c-suite blog: What Baseball Has Taught Us About the Value of Data

If you were watching major league baseball in the summer of 2006 there is a chance you would have seen something that you had never seen before, the shortstop playing on the right side of the diamond, aligned somewhere between second and first base, in shallow right field. And even more confounding, the third baseman would be positioned where the shortstop usually is, leaving a HUGE gap down the third baseline. The configuration defied the normal defensive alignments that fans had grown up with. You know, the fairly evenly spaced infield and outfield, with players adjusted deep or shallow, right or left, depending on the hitter. But what was this?

By that time, analytics had gained a foothold in baseball. Enough data had been collected on virtually every occurrence in baseball, that anything you could think of could be analyzed from a statistical standpoint. In the case of the shift above, it was no doubt against a left-handed batter with a high-density spray pattern to the right side of the diamond and a tendency to hit ground balls. This particular shift situation has been documented to lower the batter's batting average by 46 points.

With so much data to analyze, it was really up to the teams to be creative in how they used data to gain advantages. Long recognized skills, like pitch framing, could now be quantified and actual games won and lost values could be placed against them. This catching skill could be valued using real numbers. Batters could now be valued with much more useful metrics like OPS (on-base percentage + slugging percentage) versus the traditional and not so insightful batting average, home runs and RBI. Pitchers could be valued based on FIP (which isolates a pitcher's performance regardless of the defense behind him and how many runs his team scores) versus wins and losses. And all players could now be valued based on the all-encompassing WAR statistic.

Analytics has even changed how players are taught the skills of playing baseball. The tracking of launch angles has now produced a generation of players who purposely slightly upswing on pitches, which successfully translates to more extra-base hits and home runs. Pitchers work on increasing their spin rates, which increases the movement on their pitches (making them more difficult to hit).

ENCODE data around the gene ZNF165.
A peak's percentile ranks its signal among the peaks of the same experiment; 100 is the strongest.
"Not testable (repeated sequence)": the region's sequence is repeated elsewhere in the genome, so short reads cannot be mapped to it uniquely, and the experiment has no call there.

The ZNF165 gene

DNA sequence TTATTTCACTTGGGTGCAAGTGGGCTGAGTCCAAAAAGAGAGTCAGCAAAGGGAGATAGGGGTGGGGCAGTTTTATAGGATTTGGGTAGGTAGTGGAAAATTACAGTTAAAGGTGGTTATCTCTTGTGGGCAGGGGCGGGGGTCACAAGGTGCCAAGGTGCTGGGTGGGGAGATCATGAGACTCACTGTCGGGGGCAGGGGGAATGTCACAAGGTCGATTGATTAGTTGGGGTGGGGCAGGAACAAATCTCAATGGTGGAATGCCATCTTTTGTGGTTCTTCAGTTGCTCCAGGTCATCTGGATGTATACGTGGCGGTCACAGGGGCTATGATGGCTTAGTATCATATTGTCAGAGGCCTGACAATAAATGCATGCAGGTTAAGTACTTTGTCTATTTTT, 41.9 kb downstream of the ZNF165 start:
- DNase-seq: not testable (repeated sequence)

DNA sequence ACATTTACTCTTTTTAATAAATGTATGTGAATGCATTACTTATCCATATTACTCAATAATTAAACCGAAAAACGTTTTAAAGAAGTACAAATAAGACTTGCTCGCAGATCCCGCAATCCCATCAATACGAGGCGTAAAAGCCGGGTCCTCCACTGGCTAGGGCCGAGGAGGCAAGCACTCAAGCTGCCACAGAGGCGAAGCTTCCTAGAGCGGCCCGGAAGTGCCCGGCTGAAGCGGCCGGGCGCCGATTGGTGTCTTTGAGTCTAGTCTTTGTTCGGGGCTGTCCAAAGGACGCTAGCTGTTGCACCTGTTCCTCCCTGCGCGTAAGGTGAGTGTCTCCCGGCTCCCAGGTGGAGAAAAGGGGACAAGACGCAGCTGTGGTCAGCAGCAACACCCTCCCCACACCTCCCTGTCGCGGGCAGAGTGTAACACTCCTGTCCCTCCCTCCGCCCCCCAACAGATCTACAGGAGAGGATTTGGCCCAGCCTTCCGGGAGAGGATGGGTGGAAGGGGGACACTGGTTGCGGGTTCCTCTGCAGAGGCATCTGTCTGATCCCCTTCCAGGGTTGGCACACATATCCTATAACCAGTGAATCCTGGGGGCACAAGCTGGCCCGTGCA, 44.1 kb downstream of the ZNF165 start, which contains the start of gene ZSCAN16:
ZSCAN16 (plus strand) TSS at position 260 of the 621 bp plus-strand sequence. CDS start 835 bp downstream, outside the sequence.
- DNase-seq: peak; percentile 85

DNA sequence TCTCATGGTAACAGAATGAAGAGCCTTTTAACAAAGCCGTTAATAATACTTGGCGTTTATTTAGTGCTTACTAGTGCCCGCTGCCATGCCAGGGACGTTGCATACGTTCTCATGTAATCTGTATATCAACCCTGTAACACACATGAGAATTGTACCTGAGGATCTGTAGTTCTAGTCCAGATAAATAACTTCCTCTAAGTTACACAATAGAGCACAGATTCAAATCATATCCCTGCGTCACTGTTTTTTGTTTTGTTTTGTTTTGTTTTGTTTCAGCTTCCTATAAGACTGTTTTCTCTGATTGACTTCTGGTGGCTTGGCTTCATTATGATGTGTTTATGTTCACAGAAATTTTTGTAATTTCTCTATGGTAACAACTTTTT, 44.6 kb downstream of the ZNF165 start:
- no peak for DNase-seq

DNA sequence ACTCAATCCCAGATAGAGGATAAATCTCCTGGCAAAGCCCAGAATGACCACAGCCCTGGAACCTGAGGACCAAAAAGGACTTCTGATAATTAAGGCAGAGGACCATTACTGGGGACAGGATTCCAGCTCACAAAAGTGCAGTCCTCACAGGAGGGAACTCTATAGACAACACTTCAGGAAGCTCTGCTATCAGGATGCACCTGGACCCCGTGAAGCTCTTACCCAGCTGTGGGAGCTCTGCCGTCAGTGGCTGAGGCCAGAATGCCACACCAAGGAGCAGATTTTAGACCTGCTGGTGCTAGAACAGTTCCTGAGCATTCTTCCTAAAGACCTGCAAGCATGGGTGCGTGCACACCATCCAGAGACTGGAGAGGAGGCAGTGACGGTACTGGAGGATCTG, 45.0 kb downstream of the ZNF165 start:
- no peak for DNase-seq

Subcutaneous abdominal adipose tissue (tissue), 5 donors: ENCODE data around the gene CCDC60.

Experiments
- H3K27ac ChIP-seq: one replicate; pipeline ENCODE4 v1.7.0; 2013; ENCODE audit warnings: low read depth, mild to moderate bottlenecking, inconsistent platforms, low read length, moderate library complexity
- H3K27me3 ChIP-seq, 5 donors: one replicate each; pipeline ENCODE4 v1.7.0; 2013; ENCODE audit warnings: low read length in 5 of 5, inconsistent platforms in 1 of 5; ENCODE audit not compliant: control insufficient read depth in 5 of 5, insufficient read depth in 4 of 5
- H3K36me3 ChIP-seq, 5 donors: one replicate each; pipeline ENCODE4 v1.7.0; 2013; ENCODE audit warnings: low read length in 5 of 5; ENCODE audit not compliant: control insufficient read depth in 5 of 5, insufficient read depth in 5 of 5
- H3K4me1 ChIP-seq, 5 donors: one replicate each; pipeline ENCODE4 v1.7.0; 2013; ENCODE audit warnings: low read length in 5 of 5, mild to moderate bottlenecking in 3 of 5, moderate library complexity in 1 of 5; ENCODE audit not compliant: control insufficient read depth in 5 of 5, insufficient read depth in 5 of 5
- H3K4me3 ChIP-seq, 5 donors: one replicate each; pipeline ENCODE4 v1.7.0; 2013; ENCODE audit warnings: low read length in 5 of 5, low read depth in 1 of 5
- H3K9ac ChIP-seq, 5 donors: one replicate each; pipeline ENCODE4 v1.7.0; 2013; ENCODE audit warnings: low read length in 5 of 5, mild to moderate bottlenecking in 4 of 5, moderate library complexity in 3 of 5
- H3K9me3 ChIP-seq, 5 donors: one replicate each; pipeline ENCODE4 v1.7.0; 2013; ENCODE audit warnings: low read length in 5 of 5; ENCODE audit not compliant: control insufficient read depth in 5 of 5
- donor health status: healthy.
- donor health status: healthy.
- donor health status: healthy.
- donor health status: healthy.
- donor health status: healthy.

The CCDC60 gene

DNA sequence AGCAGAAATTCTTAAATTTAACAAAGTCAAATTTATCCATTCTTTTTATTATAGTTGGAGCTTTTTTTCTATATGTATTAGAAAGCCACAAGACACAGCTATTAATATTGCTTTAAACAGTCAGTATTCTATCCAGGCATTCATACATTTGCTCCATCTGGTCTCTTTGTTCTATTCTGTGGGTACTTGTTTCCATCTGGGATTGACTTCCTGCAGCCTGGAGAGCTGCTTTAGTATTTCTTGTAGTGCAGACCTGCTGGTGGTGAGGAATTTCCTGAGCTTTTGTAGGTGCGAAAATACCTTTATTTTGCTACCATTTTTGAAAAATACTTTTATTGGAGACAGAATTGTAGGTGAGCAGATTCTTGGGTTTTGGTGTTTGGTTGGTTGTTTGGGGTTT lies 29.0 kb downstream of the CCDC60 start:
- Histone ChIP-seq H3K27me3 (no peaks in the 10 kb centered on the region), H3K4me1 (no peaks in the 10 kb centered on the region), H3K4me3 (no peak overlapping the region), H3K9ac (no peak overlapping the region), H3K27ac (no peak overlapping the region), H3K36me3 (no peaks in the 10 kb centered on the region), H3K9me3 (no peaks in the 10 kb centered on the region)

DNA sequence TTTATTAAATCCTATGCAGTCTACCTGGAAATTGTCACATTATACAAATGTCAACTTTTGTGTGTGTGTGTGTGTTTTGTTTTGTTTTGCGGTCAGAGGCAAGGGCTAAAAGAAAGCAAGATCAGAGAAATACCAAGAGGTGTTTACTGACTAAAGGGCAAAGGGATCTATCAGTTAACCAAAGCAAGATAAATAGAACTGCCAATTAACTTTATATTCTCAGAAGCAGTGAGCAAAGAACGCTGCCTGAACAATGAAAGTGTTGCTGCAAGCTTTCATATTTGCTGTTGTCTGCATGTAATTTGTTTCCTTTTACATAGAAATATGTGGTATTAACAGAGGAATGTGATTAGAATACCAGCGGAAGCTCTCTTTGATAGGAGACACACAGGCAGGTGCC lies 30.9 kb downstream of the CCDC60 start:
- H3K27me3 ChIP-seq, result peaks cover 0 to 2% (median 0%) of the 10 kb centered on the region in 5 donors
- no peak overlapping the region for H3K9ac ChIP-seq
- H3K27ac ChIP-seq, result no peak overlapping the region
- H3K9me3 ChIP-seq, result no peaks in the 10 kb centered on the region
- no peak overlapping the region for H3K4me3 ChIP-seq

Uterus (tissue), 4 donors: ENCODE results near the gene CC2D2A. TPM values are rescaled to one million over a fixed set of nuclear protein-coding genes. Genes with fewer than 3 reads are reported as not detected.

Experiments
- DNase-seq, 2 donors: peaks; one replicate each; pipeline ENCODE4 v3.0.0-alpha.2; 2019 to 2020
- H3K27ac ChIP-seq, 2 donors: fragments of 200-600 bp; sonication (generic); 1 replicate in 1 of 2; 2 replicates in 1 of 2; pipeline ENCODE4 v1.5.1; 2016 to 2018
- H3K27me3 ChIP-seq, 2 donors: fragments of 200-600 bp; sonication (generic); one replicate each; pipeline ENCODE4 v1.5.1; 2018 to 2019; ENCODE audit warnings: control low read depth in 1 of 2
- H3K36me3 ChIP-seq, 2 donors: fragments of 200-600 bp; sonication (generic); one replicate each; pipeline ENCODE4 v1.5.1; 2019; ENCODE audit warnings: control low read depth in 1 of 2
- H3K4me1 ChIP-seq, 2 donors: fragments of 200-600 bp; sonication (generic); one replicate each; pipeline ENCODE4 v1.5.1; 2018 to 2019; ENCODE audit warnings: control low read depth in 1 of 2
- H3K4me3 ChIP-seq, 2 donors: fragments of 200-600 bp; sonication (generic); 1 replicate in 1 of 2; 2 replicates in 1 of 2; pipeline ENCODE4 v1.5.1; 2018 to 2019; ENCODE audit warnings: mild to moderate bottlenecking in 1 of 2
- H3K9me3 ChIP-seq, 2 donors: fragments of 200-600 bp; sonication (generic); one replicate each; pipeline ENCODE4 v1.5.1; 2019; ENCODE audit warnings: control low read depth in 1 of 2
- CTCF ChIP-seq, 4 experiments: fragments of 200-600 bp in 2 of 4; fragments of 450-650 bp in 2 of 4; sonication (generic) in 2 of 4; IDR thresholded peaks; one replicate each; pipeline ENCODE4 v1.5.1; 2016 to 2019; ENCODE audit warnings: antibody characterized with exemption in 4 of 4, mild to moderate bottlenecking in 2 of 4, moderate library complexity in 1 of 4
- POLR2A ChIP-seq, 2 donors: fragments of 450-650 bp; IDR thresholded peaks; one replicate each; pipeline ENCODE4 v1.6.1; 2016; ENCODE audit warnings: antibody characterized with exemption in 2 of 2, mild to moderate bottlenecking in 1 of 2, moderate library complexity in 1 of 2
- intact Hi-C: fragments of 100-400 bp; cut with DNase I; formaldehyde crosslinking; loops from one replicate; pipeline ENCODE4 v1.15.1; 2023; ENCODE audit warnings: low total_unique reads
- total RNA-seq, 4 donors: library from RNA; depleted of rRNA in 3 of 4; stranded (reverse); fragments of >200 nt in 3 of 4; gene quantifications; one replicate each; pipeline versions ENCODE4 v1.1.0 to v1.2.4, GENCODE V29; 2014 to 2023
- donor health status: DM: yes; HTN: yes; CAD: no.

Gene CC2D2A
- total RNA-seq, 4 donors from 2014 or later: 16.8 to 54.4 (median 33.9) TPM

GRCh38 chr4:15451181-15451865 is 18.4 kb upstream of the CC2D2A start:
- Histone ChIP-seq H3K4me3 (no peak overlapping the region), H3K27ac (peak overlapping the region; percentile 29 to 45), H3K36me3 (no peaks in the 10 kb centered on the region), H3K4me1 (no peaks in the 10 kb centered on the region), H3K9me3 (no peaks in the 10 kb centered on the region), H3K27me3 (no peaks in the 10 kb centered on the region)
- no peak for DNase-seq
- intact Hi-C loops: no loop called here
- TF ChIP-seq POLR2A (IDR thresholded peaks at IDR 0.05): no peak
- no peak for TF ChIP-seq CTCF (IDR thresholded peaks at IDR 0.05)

Teams who recognized the value of being able to analyze data early on developed a clear advantage over teams that were slower to let go of traditional ways. Some, like the Boston Red Sox, and famously the Oakland A's, began to hire Ivy League grads with statistical backgrounds, but not necessarily baseball backgrounds. But now, after almost two decades of being in use, all major league teams have an analytics presence in their organizations and the competitive advantage of analytics has flattened out.

But what can we, as business leaders, learn from the example of baseball? The VALUE of data. If you have the right data and the right people to analyze it, there are countless benefits to be found. Your only real limitation is the amount of creativity you can apply in how you look at and analyze data. If you are doing it right, you won't only find competitive advantages in the market place, but also within your organization. For example, what data do you have on your value chain? Can you evaluate it in every way possible?

Another aspect to the value of data that a business leader will need to think about is its accessibility. Are you, your decision-makers and analysts able to look at whatever data you need, in whatever form you need? And, is there data you might need from sources outside of your company, to enhance your decision-making analysis? All things to consider as you begin to look at your data as the invaluable asset that it is.

I long felt the growth of analytics in baseball is one of the most relatable examples of the value of data and data analysis. I hope you enjoyed this inspiring example of the value of data. Please feel free to email me with questions or set up an introductory session, if you would like to discuss the value of data, in the context of your company.

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